Sandy Hook R.S Watkins & Sons Inc

A year and a half ago, this very location was on my itinerary, a pin on the map during my exploration of Connecticut's forgotten corners.  My journeys often resemble a carefully curated list, each destination a line item waiting to be crossed off. Like a bowler aiming for a strike, I systematically documented each location, capturing the essence of these abandoned spaces before moving on to the next.

My friend J, a fellow explorer with an eye for the overlooked, had urged me to visit this particular factory. Its potential for "infiltration and quick documentation" was promising, he assured me. Yet, somehow, amidst the whirlwind of exploration, it slipped through the cracks. Distracted by a companion more accustomed to scaling Manhattan skyscrapers than navigating the ruins of industry, I prioritized shared experiences over my own list.  We traversed different towns and cities, seeking out hidden gems of abandonment, but the metal manufacturer remained unchecked, a silent siren call unanswered.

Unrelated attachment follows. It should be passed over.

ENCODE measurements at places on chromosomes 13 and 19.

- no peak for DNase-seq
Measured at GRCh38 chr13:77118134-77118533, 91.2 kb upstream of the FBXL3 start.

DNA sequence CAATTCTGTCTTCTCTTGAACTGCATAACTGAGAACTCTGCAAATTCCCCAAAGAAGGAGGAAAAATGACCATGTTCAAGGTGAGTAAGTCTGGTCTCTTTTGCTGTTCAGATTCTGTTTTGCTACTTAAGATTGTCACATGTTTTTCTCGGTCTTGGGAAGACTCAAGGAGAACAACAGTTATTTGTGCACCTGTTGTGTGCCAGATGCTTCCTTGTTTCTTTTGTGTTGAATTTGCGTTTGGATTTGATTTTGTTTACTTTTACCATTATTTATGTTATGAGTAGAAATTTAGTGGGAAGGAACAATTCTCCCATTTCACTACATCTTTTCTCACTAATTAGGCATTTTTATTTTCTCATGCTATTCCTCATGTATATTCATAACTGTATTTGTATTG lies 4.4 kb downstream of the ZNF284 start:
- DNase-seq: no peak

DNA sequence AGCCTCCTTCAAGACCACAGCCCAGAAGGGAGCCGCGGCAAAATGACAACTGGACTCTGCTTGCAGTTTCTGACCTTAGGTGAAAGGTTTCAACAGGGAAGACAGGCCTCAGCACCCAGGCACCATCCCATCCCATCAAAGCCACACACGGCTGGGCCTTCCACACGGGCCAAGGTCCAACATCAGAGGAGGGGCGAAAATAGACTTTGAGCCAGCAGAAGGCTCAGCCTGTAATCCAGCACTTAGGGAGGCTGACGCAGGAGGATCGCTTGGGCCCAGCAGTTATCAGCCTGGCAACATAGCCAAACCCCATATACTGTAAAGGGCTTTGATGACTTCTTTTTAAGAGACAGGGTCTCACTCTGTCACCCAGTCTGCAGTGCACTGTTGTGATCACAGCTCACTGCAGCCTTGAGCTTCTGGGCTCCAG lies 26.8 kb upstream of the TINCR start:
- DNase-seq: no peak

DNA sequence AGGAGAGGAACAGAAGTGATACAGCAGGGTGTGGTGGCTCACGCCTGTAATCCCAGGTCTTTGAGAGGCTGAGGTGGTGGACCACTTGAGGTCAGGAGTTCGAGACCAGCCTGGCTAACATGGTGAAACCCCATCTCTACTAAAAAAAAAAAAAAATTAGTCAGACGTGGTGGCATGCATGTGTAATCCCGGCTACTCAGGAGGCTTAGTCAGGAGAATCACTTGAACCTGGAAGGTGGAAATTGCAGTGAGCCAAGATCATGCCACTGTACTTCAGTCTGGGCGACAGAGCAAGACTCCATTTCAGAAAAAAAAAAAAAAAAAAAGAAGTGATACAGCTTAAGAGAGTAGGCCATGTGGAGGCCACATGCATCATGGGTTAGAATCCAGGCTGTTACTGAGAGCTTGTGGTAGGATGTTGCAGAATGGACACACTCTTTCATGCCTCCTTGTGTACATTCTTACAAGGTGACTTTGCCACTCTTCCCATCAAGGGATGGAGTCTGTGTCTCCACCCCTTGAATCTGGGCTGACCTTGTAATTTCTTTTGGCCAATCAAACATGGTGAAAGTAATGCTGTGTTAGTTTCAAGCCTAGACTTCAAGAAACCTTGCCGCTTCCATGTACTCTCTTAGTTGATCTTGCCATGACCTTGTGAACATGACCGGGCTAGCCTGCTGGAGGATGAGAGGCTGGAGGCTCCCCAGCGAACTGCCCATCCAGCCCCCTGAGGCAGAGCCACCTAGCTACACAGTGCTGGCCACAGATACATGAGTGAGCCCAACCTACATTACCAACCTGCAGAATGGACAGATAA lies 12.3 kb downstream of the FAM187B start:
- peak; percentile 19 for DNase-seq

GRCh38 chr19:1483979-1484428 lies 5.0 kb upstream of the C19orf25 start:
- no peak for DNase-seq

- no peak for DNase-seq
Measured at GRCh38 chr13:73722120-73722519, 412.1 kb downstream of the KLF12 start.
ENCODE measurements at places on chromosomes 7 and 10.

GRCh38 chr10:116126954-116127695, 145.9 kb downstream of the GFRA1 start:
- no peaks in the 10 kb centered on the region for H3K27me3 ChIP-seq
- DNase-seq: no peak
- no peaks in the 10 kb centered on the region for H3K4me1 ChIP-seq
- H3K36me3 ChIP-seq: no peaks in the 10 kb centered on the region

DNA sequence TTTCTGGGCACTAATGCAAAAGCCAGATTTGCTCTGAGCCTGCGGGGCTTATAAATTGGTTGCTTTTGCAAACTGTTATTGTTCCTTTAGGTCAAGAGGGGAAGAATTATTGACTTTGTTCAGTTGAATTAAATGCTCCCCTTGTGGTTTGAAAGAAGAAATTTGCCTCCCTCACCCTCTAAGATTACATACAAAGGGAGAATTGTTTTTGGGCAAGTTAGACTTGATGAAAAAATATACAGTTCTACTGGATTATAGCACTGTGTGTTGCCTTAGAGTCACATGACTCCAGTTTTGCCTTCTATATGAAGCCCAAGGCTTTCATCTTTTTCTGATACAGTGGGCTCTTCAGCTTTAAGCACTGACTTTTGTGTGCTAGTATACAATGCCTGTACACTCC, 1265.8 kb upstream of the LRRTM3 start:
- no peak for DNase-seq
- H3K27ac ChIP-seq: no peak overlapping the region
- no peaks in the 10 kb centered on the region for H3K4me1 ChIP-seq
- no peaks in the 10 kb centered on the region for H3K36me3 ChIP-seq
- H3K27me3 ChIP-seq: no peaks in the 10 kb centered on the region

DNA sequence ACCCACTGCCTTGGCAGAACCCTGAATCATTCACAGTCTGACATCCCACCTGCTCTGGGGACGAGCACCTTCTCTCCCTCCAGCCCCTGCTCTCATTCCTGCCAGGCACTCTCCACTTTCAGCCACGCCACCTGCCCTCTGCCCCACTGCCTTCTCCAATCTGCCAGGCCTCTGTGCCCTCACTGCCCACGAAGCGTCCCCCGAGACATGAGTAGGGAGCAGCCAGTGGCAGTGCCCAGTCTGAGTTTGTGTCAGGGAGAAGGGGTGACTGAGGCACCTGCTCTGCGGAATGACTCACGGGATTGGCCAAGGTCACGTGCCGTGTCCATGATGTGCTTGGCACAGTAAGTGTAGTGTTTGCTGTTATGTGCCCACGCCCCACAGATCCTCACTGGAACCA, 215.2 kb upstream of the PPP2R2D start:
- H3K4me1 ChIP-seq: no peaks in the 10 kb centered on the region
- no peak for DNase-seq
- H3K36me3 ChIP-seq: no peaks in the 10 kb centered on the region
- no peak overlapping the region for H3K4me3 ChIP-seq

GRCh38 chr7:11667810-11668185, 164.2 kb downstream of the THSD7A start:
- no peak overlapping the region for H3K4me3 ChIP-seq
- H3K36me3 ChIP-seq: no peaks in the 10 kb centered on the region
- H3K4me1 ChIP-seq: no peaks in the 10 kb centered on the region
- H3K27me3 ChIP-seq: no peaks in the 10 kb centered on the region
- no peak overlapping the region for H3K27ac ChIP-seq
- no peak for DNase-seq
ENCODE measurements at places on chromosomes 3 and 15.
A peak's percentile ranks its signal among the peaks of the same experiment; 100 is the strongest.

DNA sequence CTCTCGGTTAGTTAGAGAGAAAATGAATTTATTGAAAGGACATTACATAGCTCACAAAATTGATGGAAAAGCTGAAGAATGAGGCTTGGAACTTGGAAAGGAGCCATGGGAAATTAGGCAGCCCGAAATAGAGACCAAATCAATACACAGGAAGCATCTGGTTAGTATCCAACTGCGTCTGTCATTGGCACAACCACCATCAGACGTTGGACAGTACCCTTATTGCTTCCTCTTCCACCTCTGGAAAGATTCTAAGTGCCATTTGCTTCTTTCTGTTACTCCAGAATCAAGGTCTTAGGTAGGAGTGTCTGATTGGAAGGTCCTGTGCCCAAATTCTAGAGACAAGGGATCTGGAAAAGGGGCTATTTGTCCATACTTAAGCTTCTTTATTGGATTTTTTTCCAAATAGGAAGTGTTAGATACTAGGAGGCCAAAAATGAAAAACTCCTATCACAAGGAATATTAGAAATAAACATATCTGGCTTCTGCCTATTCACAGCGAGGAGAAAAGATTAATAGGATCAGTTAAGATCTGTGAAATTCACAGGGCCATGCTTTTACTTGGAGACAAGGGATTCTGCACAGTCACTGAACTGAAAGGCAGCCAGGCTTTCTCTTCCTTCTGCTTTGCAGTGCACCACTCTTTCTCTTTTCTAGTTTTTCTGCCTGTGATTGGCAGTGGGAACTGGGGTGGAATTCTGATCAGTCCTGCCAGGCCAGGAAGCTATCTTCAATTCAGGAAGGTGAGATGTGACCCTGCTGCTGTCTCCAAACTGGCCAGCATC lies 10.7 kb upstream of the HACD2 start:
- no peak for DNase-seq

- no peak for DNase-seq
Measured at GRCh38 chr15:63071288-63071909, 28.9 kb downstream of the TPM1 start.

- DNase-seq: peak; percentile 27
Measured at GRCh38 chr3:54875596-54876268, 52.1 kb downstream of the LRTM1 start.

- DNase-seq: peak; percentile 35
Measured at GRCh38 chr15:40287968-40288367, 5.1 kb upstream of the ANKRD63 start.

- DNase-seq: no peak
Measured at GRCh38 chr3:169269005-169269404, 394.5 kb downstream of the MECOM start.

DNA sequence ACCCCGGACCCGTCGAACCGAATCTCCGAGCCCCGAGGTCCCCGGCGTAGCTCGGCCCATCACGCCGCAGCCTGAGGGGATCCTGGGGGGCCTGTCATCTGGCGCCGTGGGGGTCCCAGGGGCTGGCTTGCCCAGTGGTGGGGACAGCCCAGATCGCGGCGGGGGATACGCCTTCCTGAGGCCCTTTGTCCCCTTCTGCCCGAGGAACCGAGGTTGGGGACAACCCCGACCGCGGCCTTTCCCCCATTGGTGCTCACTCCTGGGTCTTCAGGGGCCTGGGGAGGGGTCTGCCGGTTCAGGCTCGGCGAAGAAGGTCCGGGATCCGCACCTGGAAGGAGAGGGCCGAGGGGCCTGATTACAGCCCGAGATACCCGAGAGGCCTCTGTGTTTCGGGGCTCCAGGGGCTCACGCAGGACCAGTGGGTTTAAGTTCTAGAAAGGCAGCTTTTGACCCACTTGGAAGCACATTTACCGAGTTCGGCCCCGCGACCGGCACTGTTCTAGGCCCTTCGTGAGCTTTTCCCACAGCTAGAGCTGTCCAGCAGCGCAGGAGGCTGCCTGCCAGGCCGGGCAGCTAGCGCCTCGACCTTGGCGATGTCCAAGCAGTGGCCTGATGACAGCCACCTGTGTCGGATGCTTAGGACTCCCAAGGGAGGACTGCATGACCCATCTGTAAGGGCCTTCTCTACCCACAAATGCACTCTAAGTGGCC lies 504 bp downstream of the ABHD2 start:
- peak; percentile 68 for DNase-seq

Now, news of its demolition in May 2024 washes over me with a tinge of regret. The opportunity to document its history, to capture its decaying grandeur, has vanished like smoke in the wind.  It serves as a stark reminder of the ephemeral nature of these spaces, the ever-present threat of progress, and the importance of seizing the moment. So, let this be a reminder to all my fellow explorers:  Always cross your T's and dot your I's. In this exhilarating pursuit of the forgotten, time waits for no one.

The story of the metal factory extends far beyond its recent demise. Its history is intertwined with the Watkins family, who transformed their residence into a bustling hub of industry. In the early 1930s, R.S. Watkins & Sons embarked on a journey that would reshape the property and leave an indelible mark on the surrounding community.

What began as a private residence in 1824, a testament to a bygone era, evolved into a complex of industrial buildings dedicated to the machining of cast iron and steel. Three structures, erected in the 1940s, stood as testaments to the family's entrepreneurial spirit and the region's industrial prowess. Alongside these, two open sheds, their origins shrouded in the mists of time, added to the tapestry of the property's evolution.